I read somewhere—perhaps it was “5 Tips to Instantly Up Your Instagram Game” or some such—that, when taking photos of people, you should ask them to open their mouths as wide as possible.
Interestingly, it works. It seems weird, both to them and to you, but the photos that result often have much more life in them than they would otherwise.
I received similar instructions many years ago from a CBC Radio producer: I was going into the studio to record a commentary, and she advised me to make my points so emphatically as to appear (to myself) to be raving. It was very hard to do this, and it made me very uncomfortable, but I had to agree that the result was better.
An interesting piece of photography advice… I like the caricature advice for audio as well. It was something that obviously worked for people like Rush Limbaugh and Bill O’Reilly.
The singing and acting breakout was previously without an agency.
Presumably they still represent him. Makes me wonder what they’ll do as his story continues to unfold.
Two law enforcement sources with knowledge of the investigation tell CNN that Chicago Police believe the actor Jussie Smollett paid two men to orchestrate an assault on him that he reported late last month.
This doesn’t sound like it’s going to end well….
I suspect that if this turns out like it seems to be turning lately and the entire motive was greed based, it will turn out that he’ll have somehow found out that others at his level on the show are making a lot more than he comparatively. This might then make sense within only the Hollywood community, but it’s definitively not going to play well in middle America where his likely $60K per episode (or ~$1.3M/year) is going to seem out sized for a relatively new star. Even worse, isn’t the show just about to it’s 4th year and over 100 episodes at which point everyone renegotiates their contracts to get 2-5x their prior salaries if they’ve got even half-decent agents?
In an interview with the Associated Press, Affleck admitted to contributing to an unprofessional environment on the set of “I’m Still Here,” which was shot in 2008 and 2009. “I tolerated that kind of behavior from other people and I wish that I hadn’t. And I regret a lot of that,” Affleck, who directed, produced, and co-wrote the film, said. “I really did not know what I was responsible for as the boss. I don’t even know if I thought of myself as the boss. But I behaved in a way and allowed others to behave in a way that was really unprofessional. And I’m sorry.”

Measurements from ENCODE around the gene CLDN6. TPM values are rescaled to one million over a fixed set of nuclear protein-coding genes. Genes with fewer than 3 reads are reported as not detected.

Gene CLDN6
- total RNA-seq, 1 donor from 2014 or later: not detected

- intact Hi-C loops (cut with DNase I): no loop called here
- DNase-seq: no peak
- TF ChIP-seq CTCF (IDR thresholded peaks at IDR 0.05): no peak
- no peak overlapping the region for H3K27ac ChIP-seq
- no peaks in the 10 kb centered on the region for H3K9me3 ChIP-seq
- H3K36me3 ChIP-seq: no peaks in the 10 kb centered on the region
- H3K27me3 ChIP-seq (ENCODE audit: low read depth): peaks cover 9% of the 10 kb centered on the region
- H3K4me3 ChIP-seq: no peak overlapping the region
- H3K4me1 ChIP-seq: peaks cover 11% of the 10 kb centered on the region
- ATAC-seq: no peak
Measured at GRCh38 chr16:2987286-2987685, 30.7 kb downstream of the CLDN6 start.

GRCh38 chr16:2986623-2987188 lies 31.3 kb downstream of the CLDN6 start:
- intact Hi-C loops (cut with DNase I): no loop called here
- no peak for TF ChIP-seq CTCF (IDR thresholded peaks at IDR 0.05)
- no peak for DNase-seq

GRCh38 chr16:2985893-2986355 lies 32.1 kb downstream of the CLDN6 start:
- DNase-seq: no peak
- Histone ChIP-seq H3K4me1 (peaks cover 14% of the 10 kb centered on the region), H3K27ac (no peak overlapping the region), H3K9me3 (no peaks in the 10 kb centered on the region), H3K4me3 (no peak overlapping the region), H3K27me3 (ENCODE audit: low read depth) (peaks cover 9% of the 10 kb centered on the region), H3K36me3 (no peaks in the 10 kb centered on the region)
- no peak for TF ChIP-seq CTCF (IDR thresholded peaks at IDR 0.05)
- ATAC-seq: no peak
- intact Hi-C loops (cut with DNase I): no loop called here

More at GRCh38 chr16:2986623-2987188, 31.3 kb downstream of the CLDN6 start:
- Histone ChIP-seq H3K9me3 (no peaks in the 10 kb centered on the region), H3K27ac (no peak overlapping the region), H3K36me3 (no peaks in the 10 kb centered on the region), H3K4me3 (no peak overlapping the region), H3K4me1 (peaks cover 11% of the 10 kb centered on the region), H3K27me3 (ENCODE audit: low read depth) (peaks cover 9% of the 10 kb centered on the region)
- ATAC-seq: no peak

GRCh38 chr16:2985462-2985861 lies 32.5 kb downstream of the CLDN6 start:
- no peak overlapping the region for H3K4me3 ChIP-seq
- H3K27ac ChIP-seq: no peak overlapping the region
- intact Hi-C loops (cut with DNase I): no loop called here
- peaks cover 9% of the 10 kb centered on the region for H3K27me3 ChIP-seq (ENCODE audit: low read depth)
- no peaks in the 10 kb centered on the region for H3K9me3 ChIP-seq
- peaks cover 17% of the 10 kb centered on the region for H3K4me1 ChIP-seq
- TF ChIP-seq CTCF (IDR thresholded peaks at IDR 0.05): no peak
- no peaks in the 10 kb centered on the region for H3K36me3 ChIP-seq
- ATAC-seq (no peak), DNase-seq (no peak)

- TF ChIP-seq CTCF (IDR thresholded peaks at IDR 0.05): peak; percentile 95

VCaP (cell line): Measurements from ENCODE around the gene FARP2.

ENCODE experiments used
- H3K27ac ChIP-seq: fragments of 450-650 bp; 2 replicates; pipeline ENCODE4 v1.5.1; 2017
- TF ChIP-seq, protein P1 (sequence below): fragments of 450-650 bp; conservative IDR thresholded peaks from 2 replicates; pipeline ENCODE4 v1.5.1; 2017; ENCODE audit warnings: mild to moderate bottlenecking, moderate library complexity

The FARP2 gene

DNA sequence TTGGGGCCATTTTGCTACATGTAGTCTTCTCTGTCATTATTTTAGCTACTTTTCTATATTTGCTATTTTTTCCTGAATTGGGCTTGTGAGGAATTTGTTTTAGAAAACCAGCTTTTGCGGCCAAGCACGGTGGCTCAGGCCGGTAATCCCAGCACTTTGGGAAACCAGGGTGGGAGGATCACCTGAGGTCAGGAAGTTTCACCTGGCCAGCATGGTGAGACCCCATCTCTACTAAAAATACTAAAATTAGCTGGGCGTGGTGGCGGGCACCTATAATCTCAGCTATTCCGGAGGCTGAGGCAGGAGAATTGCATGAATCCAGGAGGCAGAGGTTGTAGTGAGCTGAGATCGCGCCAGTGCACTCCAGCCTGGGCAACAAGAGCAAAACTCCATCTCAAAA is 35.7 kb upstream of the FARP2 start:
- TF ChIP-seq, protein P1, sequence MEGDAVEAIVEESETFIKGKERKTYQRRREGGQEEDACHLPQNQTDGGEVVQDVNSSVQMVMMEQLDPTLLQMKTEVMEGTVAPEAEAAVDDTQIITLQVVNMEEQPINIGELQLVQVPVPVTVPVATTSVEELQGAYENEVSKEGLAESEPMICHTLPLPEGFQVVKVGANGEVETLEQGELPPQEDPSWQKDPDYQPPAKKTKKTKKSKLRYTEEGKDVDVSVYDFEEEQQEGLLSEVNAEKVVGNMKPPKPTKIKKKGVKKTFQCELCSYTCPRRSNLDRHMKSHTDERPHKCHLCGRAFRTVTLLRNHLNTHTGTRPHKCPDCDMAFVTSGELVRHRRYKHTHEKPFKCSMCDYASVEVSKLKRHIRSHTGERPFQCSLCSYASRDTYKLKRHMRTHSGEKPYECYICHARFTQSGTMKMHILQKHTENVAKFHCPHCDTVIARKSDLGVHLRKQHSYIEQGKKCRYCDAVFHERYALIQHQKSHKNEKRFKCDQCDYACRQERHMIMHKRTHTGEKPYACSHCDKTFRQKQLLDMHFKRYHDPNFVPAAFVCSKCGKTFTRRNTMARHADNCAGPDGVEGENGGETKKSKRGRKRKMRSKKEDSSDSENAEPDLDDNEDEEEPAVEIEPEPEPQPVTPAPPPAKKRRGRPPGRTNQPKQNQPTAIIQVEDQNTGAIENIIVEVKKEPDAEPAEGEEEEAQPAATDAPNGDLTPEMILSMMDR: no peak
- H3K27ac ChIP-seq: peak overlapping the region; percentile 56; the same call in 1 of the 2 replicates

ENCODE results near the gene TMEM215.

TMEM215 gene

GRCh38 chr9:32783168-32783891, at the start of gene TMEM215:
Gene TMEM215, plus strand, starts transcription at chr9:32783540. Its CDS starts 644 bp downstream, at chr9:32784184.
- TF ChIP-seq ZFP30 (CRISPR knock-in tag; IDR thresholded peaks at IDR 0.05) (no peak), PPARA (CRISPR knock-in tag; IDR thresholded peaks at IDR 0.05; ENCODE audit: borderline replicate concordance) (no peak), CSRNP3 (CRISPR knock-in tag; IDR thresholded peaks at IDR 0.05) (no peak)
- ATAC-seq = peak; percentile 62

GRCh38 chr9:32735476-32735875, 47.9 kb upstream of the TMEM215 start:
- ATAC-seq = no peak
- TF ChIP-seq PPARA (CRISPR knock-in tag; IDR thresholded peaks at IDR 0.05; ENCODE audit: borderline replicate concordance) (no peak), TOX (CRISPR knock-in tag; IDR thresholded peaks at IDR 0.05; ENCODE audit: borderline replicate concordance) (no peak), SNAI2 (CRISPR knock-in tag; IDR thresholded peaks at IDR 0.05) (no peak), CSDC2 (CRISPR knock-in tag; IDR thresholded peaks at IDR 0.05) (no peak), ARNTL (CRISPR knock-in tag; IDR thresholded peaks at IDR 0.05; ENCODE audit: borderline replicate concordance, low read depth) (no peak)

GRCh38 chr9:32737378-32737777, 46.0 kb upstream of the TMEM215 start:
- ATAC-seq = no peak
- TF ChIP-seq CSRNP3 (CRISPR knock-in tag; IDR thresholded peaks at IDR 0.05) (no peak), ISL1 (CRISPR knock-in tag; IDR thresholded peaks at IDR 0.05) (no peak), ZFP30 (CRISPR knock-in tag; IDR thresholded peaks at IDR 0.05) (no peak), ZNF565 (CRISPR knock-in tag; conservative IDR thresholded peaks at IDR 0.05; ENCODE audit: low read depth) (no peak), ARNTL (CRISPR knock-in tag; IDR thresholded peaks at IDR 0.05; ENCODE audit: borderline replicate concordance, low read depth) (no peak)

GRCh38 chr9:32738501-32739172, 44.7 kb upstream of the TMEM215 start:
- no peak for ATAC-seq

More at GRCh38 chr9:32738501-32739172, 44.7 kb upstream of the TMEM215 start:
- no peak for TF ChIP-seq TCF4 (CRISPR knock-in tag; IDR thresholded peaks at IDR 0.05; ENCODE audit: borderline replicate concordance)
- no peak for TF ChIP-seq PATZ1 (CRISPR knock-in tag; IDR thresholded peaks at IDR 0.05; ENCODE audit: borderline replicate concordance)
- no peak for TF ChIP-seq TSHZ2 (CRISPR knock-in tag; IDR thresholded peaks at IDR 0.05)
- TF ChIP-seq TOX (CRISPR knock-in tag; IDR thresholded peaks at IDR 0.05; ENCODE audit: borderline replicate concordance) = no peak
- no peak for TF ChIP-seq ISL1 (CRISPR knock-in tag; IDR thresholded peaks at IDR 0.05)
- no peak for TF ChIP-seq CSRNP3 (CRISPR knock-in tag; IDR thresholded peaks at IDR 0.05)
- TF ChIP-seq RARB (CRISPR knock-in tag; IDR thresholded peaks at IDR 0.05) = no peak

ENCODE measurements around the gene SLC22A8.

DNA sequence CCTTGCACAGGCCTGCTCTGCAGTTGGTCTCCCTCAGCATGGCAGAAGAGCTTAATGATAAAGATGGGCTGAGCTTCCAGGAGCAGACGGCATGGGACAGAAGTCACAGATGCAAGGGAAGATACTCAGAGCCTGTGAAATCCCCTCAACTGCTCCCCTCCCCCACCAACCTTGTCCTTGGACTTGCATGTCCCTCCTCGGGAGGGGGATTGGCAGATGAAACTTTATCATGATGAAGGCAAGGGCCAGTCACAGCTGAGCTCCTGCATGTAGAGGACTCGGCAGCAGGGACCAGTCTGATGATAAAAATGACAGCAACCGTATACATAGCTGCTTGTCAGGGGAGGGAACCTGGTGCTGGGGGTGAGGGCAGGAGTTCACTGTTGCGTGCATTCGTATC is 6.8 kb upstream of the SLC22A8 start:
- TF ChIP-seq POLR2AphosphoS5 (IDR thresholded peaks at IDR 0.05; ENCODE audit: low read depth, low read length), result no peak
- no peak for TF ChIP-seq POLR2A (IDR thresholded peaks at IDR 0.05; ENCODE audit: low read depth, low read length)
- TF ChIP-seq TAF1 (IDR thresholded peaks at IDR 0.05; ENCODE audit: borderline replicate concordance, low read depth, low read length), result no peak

Someone has either coached him and/or he’s got a great publicist helping him out. He was never eloquent enough to pull off statements like these in my experience.
Among victims and advocates, an important step in dismantling the pervasive problem of harassment and the system that has kept it under wraps for so long is to void or curb the use of NDAs to settle sexual abuse cases.
The tough part is recreating a better system and predicting the potential future abuses that may continue in such a system. How do we enforce fairness fairly? What unintended consequences might there be?
This is another insightful reflection from Pernille Ripp. It continues on from her apology earlier this year for stepping back. It makes me wonder what happens to the ‘edu-influencer‘ when they step back? As much agree with Joe Sanfileppo about the power and potential of being connected, what happens when those people stop answering?
Some of this reminds me a bit of CAA’s mantra to have their agents try to occupy all the buying executives’ time within their coverage areas with CAA clients calls and meetings as a means of not only controlling the conversation, but preventing the competition from having a chance.
I’m also reminded of Kathleen Fitzgerald’s recent post Engage. Disengage. Repeat.
In the Wild West of “influencer” marketing, there are few protections and plenty of easy marks.
Of the multi-billion dollar business and the issues with needing to give away one’s password to be tracked within this field, the real loss here seems to be that Instagram isn’t building infrastructure for their users to take advantage of these opportunities. Even if they were only taking a small fraction of the income for facilitating the market, they’re missing out on hundreds of millions.
It’s not mentioned here, but the fact that there are businesses built around the idea of “link in bio” means that Instagram really isn’t innovating on their platform.
Is Instagram really so deaf to the needs of their userbase?